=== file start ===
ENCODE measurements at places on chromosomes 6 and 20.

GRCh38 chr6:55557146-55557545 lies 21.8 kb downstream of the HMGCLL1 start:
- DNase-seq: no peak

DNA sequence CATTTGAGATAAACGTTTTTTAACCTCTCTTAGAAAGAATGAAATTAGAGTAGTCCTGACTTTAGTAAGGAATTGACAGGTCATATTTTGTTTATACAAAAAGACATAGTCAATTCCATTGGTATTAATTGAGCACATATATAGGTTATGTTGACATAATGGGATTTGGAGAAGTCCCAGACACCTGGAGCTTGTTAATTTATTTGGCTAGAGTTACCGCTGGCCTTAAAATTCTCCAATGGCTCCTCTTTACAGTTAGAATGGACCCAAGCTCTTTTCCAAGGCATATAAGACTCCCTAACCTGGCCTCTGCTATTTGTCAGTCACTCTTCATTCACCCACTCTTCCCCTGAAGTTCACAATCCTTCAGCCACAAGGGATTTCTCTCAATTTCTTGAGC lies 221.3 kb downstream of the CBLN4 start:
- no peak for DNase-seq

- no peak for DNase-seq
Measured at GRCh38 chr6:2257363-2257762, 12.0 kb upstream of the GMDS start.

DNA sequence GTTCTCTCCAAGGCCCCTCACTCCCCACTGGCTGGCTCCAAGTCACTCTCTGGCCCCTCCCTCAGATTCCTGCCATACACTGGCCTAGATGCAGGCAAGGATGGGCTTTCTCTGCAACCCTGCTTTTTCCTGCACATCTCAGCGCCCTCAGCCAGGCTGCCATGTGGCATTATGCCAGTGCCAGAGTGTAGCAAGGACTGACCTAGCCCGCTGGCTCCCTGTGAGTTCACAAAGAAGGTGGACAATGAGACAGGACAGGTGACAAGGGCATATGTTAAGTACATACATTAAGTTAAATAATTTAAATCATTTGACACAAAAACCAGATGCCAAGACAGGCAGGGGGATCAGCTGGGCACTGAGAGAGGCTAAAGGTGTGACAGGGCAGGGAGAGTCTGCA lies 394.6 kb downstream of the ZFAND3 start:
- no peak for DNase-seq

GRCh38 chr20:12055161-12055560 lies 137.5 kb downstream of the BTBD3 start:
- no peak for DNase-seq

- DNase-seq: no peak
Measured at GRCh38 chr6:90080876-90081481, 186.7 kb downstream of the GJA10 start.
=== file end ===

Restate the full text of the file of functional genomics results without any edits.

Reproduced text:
ENCODE measurements at places on chromosomes 6 and 20.

GRCh38 chr6:55557146-55557545 lies 21.8 kb downstream of the HMGCLL1 start:
- DNase-seq: no peak

DNA sequence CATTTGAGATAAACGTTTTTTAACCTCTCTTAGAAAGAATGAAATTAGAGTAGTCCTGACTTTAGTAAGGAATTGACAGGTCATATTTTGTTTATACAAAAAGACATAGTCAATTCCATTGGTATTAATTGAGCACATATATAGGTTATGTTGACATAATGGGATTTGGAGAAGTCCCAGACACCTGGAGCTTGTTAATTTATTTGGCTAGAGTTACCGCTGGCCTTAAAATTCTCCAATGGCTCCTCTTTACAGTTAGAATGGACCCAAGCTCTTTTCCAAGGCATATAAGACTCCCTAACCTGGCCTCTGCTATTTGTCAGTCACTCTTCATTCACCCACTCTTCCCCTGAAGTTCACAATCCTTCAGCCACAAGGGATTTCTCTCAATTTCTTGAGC lies 221.3 kb downstream of the CBLN4 start:
- no peak for DNase-seq

- no peak for DNase-seq
Measured at GRCh38 chr6:2257363-2257762, 12.0 kb upstream of the GMDS start.

DNA sequence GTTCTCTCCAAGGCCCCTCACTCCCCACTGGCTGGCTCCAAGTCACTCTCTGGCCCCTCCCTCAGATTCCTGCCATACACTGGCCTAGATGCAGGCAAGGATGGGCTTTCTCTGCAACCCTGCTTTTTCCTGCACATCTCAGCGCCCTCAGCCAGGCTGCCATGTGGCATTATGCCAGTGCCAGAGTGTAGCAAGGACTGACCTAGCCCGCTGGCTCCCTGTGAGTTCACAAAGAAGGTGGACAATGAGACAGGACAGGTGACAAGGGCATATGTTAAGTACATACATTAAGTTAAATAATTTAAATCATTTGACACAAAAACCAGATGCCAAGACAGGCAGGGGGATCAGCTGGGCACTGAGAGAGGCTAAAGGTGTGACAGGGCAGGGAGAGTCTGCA lies 394.6 kb downstream of the ZFAND3 start:
- no peak for DNase-seq

GRCh38 chr20:12055161-12055560 lies 137.5 kb downstream of the BTBD3 start:
- no peak for DNase-seq

- DNase-seq: no peak
Measured at GRCh38 chr6:90080876-90081481, 186.7 kb downstream of the GJA10 start.